After a couple months of pecking around to come up with an ideal ordinance, the Cambridge City Council during its Sept. 21 meeting unanimously approved allowing chickens to be kept on properties within city limits.
The council had originally taken a look at this change back in July after a number of residents started a campaign to have the keeping of chickens be allowed within city limits. The group cited the growing popularity of keeping chickens not only as pets, but for more affordable living by harvesting eggs, etc. City staff researching the topic noted many of the area cities do allow for chickens via various city governance methods.
At the time, the council indicated a preference to model this change after Princeton, which was the only city that indicated residents needed to request an interim use permit (IUP) in order to be allowed to keep chickens. The rational behind the IUP method was neighbors would have to be notified of the request and have an opportunity to voice their approval or disapproval of their neighbors keeping chickens.
The council decided in July to tell the Planning Commission to come up with a draft ordinance based on an IUP condition, which the commission did during a public hearing on Sept. 1.
The commission’s draft ordinance mentions several specific conditions for chickens to be kept, including the materials used for the coop be the same as for any other accessory structure, a maximum of six chickens on land less than three acres in size, or 12 chickens on land greater than three acres. Chickens would only be allowed in R1 and R1-A districts, meaning they would not be allowed on properties that had duplexes or apartment complexes. Chicken owners would also have to place a band on each chickens’ leg with an identification number so the owner can more easily be found should the chickens escape. Other conditions include no roosters and no selling of eggs in a residential district.
The one significant change the commission made was to decrease the IUP fee from $275 to no more than $150.
“They (the commission) wanted to require an IUP, but they felt the $275 fee was too expensive,” said Community Development Director Marcia Westover. “So they did amend the original ordinance and they made the motion to recommend that the fees not exceed $150.”
Westover said the $150 fee would cover all of the costs for the publication of the IUP request, which comes to $110 without counting staff time.
“Everybody I have talked with has been in favor of the city, one way or another, allowing this to happen,” said Council Member Bob Shogren as he made the motion to approve the ordinance change as presented.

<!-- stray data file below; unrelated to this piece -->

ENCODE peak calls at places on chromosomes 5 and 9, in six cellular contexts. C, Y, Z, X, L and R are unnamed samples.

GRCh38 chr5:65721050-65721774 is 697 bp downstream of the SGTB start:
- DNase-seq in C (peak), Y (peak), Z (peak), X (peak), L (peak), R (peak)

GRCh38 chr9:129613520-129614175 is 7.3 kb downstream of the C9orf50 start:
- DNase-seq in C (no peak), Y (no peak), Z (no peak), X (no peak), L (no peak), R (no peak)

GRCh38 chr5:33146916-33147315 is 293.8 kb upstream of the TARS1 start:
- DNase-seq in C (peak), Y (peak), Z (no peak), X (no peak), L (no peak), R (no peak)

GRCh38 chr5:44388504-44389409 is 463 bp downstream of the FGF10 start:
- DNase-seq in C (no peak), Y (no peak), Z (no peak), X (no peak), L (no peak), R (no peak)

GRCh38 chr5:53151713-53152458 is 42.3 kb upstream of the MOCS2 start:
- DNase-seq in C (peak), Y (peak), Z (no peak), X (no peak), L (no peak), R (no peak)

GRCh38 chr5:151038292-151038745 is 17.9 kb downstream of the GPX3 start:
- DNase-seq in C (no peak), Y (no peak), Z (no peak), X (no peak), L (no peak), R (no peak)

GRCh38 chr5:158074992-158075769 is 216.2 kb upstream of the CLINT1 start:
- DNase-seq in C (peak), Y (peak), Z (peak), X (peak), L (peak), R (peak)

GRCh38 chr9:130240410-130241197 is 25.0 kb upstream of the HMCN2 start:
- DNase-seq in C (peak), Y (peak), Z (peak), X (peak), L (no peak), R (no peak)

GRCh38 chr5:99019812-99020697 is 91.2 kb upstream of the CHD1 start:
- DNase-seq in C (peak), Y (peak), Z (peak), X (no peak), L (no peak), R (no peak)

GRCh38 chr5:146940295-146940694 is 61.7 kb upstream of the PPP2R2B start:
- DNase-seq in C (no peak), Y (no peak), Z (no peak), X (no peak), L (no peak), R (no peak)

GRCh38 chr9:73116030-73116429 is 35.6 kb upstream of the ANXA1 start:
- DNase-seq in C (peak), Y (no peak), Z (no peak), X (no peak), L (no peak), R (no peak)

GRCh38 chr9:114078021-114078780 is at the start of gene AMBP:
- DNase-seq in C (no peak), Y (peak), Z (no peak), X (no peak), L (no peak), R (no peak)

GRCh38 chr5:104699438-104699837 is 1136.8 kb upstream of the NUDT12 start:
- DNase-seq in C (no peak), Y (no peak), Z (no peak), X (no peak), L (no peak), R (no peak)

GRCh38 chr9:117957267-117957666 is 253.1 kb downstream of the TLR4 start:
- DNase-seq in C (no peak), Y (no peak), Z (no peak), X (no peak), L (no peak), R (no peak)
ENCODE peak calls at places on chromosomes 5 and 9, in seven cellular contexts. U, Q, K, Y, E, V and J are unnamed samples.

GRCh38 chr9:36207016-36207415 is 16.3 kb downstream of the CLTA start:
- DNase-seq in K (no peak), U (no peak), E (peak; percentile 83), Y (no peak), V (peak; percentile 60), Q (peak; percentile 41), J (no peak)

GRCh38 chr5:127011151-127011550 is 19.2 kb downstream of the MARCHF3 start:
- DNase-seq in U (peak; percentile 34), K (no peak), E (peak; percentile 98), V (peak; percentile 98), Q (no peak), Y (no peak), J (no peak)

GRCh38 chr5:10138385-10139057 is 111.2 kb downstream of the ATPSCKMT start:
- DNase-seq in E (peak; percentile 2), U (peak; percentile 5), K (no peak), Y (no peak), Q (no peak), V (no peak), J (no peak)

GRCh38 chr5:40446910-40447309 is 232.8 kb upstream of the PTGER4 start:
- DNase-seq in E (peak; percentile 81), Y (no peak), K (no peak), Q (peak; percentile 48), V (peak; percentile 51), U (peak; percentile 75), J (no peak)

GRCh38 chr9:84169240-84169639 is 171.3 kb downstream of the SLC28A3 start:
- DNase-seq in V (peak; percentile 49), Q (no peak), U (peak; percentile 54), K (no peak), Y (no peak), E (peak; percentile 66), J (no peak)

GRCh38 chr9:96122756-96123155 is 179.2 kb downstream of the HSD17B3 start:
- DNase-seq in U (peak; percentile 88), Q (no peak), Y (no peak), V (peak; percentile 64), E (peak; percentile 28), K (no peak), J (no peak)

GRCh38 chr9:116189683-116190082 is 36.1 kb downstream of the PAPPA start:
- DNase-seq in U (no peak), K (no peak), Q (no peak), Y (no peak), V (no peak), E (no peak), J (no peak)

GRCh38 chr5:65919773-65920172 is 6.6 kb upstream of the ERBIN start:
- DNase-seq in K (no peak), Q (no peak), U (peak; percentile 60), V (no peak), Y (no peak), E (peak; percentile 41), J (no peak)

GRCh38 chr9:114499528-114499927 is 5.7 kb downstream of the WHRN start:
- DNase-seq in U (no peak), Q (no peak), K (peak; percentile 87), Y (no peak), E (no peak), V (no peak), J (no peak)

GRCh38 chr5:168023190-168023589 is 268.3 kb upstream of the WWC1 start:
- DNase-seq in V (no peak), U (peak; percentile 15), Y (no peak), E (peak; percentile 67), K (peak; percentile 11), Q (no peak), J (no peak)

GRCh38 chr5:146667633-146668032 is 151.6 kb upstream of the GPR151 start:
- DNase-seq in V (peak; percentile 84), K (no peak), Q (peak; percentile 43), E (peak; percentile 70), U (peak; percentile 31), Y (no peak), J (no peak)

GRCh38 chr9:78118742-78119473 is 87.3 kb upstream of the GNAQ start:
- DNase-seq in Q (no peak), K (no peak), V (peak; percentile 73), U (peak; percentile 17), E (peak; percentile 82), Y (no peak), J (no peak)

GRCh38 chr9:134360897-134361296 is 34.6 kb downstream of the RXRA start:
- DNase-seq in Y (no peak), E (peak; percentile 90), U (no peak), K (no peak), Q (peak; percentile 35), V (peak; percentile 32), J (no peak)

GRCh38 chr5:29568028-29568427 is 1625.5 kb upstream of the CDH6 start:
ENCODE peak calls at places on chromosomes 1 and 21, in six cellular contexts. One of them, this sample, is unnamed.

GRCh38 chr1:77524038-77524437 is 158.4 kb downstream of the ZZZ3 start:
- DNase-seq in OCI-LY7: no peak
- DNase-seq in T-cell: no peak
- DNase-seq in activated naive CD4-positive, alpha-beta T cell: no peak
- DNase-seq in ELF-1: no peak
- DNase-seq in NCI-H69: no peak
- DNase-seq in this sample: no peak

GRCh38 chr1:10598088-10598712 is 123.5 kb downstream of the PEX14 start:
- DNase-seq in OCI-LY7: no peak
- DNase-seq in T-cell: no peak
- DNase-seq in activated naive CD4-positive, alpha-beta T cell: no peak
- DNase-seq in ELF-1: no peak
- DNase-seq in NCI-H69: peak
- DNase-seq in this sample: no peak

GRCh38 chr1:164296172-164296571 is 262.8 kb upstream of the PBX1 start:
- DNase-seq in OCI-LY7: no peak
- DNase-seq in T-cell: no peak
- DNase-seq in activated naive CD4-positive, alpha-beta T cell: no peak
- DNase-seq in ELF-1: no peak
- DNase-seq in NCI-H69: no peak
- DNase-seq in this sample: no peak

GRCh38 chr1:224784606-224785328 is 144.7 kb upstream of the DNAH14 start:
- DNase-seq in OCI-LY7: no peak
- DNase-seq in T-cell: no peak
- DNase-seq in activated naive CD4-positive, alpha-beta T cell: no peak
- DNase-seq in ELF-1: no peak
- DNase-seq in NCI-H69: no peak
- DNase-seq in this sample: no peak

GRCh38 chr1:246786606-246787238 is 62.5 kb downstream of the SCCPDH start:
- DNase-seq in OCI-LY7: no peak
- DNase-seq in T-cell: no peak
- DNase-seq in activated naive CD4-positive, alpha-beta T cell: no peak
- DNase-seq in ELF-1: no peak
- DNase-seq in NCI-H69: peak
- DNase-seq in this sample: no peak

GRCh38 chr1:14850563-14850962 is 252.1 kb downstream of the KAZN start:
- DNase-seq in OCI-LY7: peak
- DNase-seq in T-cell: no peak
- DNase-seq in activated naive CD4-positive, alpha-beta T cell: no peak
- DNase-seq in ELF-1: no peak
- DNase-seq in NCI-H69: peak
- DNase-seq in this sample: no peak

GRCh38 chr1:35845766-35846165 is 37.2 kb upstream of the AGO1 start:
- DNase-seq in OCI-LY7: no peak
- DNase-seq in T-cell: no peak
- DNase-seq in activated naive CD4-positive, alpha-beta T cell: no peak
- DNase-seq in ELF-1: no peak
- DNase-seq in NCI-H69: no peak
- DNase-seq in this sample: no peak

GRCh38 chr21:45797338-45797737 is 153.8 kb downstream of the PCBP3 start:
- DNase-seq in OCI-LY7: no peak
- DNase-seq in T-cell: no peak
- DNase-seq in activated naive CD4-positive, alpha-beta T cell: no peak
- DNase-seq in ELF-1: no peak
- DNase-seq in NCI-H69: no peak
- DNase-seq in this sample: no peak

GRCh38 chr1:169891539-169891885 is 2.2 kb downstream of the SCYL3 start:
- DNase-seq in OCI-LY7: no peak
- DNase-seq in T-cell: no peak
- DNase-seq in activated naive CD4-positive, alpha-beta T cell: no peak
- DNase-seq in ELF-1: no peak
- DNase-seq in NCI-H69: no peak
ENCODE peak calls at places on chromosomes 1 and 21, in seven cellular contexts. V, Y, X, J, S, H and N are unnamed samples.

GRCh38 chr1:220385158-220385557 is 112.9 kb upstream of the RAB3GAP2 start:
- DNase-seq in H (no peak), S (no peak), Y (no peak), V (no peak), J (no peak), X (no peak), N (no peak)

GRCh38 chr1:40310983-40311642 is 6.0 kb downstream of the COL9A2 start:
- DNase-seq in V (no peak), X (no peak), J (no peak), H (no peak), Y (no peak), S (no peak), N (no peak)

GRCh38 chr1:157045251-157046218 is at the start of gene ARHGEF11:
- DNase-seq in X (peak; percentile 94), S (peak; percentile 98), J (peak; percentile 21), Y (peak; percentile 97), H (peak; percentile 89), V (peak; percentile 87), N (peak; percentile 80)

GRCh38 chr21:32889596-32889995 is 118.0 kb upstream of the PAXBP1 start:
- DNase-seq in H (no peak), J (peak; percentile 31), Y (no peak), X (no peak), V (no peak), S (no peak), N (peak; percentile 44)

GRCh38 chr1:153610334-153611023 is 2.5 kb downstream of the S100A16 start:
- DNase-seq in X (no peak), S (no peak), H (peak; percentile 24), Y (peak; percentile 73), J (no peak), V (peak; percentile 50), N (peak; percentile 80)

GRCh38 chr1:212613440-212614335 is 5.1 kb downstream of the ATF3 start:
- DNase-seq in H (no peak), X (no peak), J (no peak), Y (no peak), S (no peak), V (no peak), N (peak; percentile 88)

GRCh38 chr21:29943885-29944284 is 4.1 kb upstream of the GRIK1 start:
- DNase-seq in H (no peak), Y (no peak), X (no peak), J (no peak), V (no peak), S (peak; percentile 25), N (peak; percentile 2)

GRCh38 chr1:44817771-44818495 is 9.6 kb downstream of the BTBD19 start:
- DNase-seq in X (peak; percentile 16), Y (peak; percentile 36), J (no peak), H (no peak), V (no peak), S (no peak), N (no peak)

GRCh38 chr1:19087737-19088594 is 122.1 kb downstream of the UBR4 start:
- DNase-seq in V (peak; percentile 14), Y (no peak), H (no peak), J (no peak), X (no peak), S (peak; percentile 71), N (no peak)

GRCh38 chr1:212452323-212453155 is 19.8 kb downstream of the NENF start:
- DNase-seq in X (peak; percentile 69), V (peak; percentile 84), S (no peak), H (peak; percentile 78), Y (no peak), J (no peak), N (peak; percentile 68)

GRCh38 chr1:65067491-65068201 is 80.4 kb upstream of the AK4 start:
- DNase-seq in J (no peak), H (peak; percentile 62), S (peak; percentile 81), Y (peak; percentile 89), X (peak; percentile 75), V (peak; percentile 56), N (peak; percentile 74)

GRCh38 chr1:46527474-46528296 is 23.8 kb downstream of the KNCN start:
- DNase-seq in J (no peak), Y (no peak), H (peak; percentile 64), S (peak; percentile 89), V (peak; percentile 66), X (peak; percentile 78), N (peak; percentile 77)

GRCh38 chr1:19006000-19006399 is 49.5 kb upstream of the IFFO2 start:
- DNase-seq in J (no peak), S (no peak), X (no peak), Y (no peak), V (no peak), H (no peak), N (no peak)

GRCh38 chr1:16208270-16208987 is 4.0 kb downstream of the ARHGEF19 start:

Council rejects variance
In what seems to be a growing trend for the area, the Cambridge City Council denied a request for a variance for a structure that was constructed without getting prior approval from the city. The Isanti City Council is currently dealing with a similar situation involving a garage.
In the case in Cambridge, Travis Ostlund, who resides at 436 6th Ave SW, had constructed a “lean-to” adjacent to an existing garage on the property for the purpose of providing shelter for working on cars. According to Westover, however, the lean-to was put up without a required building permit, plus it violated “several zoning code regulations,” specifically mentioning the steel material of the sides doesn’t match the material of the existing structure.
During a public hearing on Sept. 1, the Planning Commission unanimously recommended the council deny the variance request, despite Ostlund presenting several letters from neighbors stating they were okay with the structure.
“It was a failure of the property owner in not doing his due diligence on this,” Shogren said during council discussion. “You need to check with the city to find out what the ordinances are. The old adage ‘it’s easier to ask for forgiveness than permission’ doesn’t apply when you’re living in the city.”
The council unanimously voted to deny the variance. Ostlund will be required to remove the lean-to in a timely manner.
More cares money for businesses
Finance Director Caroline Moe told the council all of the original CARES Act money the city had dedicated for helping businesses has been applied for. Since the city still has about $200,000 of their total CARES Act money, Moe asked that the council dedicate an additional $100,000 to the “Cambridge CARES for business” fund.
“It is very exciting to feel like we’re getting some relief to our businesses,” Moe said. “We think this is a great use of the money to get it into the hands of business people in our community.”
The council unanimously approved dedicating an additional $100,000 to the fund, along with extending the deadline to apply for the funds to Oct. 15.